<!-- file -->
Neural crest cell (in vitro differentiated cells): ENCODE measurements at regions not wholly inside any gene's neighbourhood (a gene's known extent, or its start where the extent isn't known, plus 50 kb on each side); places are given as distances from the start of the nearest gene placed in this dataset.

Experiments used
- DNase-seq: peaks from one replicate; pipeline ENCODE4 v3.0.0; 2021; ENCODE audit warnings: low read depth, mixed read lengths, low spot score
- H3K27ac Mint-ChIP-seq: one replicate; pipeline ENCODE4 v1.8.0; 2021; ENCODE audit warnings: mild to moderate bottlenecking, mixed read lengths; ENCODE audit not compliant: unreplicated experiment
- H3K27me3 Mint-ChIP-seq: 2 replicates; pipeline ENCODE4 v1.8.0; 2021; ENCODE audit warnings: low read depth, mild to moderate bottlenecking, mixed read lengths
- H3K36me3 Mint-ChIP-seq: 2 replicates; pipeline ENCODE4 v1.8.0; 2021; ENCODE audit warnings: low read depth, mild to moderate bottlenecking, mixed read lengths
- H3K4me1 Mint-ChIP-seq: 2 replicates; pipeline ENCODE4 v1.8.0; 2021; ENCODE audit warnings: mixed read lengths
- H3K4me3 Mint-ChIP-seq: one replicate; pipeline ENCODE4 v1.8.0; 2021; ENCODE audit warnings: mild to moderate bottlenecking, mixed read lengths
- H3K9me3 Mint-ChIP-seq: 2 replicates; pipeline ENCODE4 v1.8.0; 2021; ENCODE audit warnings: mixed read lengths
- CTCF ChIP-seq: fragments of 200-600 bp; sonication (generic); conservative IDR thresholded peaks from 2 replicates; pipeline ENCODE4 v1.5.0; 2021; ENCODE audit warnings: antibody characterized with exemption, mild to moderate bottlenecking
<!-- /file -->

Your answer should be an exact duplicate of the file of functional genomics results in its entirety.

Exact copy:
Neural crest cell (in vitro differentiated cells): ENCODE measurements at regions not wholly inside any gene's neighbourhood (a gene's known extent, or its start where the extent isn't known, plus 50 kb on each side); places are given as distances from the start of the nearest gene placed in this dataset.

Experiments used
- DNase-seq: peaks from one replicate; pipeline ENCODE4 v3.0.0; 2021; ENCODE audit warnings: low read depth, mixed read lengths, low spot score
- H3K27ac Mint-ChIP-seq: one replicate; pipeline ENCODE4 v1.8.0; 2021; ENCODE audit warnings: mild to moderate bottlenecking, mixed read lengths; ENCODE audit not compliant: unreplicated experiment
- H3K27me3 Mint-ChIP-seq: 2 replicates; pipeline ENCODE4 v1.8.0; 2021; ENCODE audit warnings: low read depth, mild to moderate bottlenecking, mixed read lengths
- H3K36me3 Mint-ChIP-seq: 2 replicates; pipeline ENCODE4 v1.8.0; 2021; ENCODE audit warnings: low read depth, mild to moderate bottlenecking, mixed read lengths
- H3K4me1 Mint-ChIP-seq: 2 replicates; pipeline ENCODE4 v1.8.0; 2021; ENCODE audit warnings: mixed read lengths
- H3K4me3 Mint-ChIP-seq: one replicate; pipeline ENCODE4 v1.8.0; 2021; ENCODE audit warnings: mild to moderate bottlenecking, mixed read lengths
- H3K9me3 Mint-ChIP-seq: 2 replicates; pipeline ENCODE4 v1.8.0; 2021; ENCODE audit warnings: mixed read lengths
- CTCF ChIP-seq: fragments of 200-600 bp; sonication (generic); conservative IDR thresholded peaks from 2 replicates; pipeline ENCODE4 v1.5.0; 2021; ENCODE audit warnings: antibody characterized with exemption, mild to moderate bottlenecking